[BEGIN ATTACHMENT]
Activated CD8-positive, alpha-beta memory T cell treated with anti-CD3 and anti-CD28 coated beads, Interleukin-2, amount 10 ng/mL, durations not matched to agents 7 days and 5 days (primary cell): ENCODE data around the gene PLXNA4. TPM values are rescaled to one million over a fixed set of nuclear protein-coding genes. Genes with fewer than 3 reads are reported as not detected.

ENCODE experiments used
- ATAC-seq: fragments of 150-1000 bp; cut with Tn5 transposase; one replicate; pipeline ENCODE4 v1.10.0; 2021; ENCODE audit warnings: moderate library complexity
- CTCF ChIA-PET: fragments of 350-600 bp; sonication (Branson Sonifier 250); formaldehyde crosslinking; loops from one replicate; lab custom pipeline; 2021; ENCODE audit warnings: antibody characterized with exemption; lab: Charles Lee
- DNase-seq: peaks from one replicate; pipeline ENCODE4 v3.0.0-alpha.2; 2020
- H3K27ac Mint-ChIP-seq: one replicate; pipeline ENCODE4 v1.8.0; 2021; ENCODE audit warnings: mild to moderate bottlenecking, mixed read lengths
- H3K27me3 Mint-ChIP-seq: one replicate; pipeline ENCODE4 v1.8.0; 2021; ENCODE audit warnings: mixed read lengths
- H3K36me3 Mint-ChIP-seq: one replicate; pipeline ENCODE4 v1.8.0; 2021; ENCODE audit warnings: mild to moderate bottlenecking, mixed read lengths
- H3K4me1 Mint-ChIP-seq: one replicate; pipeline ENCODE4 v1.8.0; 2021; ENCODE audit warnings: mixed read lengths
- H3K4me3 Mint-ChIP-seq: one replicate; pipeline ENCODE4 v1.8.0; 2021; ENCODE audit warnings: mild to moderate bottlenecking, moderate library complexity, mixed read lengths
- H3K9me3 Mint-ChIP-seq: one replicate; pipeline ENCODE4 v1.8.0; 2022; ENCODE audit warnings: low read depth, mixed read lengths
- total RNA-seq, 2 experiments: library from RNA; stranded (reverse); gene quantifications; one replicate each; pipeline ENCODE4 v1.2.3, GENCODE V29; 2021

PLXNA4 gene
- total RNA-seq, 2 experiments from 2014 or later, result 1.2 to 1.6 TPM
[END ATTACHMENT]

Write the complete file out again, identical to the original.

Activated CD8-positive, alpha-beta memory T cell treated with anti-CD3 and anti-CD28 coated beads, Interleukin-2, amount 10 ng/mL, durations not matched to agents 7 days and 5 days (primary cell): ENCODE data around the gene PLXNA4. TPM values are rescaled to one million over a fixed set of nuclear protein-coding genes. Genes with fewer than 3 reads are reported as not detected.

ENCODE experiments used
- ATAC-seq: fragments of 150-1000 bp; cut with Tn5 transposase; one replicate; pipeline ENCODE4 v1.10.0; 2021; ENCODE audit warnings: moderate library complexity
- CTCF ChIA-PET: fragments of 350-600 bp; sonication (Branson Sonifier 250); formaldehyde crosslinking; loops from one replicate; lab custom pipeline; 2021; ENCODE audit warnings: antibody characterized with exemption; lab: Charles Lee
- DNase-seq: peaks from one replicate; pipeline ENCODE4 v3.0.0-alpha.2; 2020
- H3K27ac Mint-ChIP-seq: one replicate; pipeline ENCODE4 v1.8.0; 2021; ENCODE audit warnings: mild to moderate bottlenecking, mixed read lengths
- H3K27me3 Mint-ChIP-seq: one replicate; pipeline ENCODE4 v1.8.0; 2021; ENCODE audit warnings: mixed read lengths
- H3K36me3 Mint-ChIP-seq: one replicate; pipeline ENCODE4 v1.8.0; 2021; ENCODE audit warnings: mild to moderate bottlenecking, mixed read lengths
- H3K4me1 Mint-ChIP-seq: one replicate; pipeline ENCODE4 v1.8.0; 2021; ENCODE audit warnings: mixed read lengths
- H3K4me3 Mint-ChIP-seq: one replicate; pipeline ENCODE4 v1.8.0; 2021; ENCODE audit warnings: mild to moderate bottlenecking, moderate library complexity, mixed read lengths
- H3K9me3 Mint-ChIP-seq: one replicate; pipeline ENCODE4 v1.8.0; 2022; ENCODE audit warnings: low read depth, mixed read lengths
- total RNA-seq, 2 experiments: library from RNA; stranded (reverse); gene quantifications; one replicate each; pipeline ENCODE4 v1.2.3, GENCODE V29; 2021

PLXNA4 gene
- total RNA-seq, 2 experiments from 2014 or later, result 1.2 to 1.6 TPM